I had Googled myself a few times before I attended Cate B.‘s workshop introducing the web presence component of the DWR Certificate. However, I had not done this while imagining that I am a potential employer. The good news is that I did not locate any sites containing information that I consider embarrassing, with the possible exception of a scathing Amazon.com review I once wrote about a Baby Einstein DVD. (For the record, I don’t regret the review, only that one else agrees with it.)
But the bad news is that I did not find very much positive information about myself either. Most problematically, the sites that I would want someone considering hiring me to stumble on were associated with different names. Under “Dustin Hixenbaugh” I found my UT profiles and references to some awards I won as an undergraduate and as a high school teacher. Under “Dusty Hixenbaugh” I found the write-up about an award I received from UT’s Department of English and a couple of old blogs.
Since the workshop I have taken charge of my web presence in several ways. I have built a professional website using the DWRL’s WordPress software. (You’re reading it.) I have also established and/or updated profiles at a number of social networking sites, the most important of which I have listed at the bottom of this page. As much as possible, I have linked these sites together and also included links to external sites whose profiles I would like to raise. For example, I have linked to the sites for the two podcasts I contribute to, Zeugma and LitWit, as well as to my “Rhetoric of Country Music” class blog.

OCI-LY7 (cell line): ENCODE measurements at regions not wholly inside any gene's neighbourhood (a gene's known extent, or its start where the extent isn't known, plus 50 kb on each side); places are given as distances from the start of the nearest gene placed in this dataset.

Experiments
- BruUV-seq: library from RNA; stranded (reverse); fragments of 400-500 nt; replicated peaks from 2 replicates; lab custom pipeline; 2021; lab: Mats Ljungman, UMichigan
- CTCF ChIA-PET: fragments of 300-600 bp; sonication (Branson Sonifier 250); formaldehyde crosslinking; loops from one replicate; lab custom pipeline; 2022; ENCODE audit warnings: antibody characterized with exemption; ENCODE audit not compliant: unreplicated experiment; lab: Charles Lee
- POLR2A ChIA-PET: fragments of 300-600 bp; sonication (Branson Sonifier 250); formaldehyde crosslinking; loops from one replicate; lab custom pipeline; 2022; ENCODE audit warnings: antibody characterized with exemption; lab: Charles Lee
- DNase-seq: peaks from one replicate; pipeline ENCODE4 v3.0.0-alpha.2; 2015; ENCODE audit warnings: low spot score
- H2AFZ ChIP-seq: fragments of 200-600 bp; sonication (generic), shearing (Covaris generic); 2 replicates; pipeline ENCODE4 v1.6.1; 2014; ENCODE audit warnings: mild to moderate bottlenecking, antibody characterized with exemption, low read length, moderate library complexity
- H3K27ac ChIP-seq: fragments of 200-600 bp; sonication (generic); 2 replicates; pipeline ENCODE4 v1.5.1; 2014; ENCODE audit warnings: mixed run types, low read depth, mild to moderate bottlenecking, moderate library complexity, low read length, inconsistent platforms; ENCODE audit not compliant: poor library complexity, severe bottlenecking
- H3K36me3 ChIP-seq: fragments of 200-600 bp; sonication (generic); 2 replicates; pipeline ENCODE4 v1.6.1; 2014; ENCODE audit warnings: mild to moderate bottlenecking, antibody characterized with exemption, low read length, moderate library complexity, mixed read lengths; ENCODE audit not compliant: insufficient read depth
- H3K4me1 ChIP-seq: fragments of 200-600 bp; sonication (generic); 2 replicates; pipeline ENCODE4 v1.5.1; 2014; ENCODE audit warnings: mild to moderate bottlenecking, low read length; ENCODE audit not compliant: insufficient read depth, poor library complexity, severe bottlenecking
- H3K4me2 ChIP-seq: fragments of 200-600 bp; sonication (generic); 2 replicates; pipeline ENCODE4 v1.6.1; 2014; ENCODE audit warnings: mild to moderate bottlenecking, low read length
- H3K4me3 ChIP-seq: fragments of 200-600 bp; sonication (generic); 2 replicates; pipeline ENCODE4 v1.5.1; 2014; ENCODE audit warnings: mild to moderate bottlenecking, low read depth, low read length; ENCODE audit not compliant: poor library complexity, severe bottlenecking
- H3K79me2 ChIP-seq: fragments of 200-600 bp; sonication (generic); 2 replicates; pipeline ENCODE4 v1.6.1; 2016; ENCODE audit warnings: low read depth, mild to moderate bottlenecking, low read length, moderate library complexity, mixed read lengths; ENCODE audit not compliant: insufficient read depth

Lastly, I have added my given and more professional name, Dustin, to the majority of these sites. My hope is that employers searching me will quickly learn that Dustin and Dusty are the same person–and that he is uniquely qualified for whatever academic post they are looking to fill.
The accounts I have newly established still require work. But the effort I have put into them has already made a difference. When I Googled “Dustin Hixenbaugh” again this afternoon, I was pleased to see that most of the first-page results reflected my career as a graduate student. Several sites containing positive information about me that I previously had to dig for now appear on results pages two and three. My angry Amazon review has sunk from the top of page one onto the middle of page two.
Spending this time actively working on my web presence has helped me appreciate how much control I can exercise over the information someone Googling my name will discover. It has helped me feel like I am no longer treading water while the Internet’s waves crash around me but that I stand on a chain of rocks that is interconnected and stable.
Here are a few sites I indicating my web presence:
|Academia.edu||Country Music Project|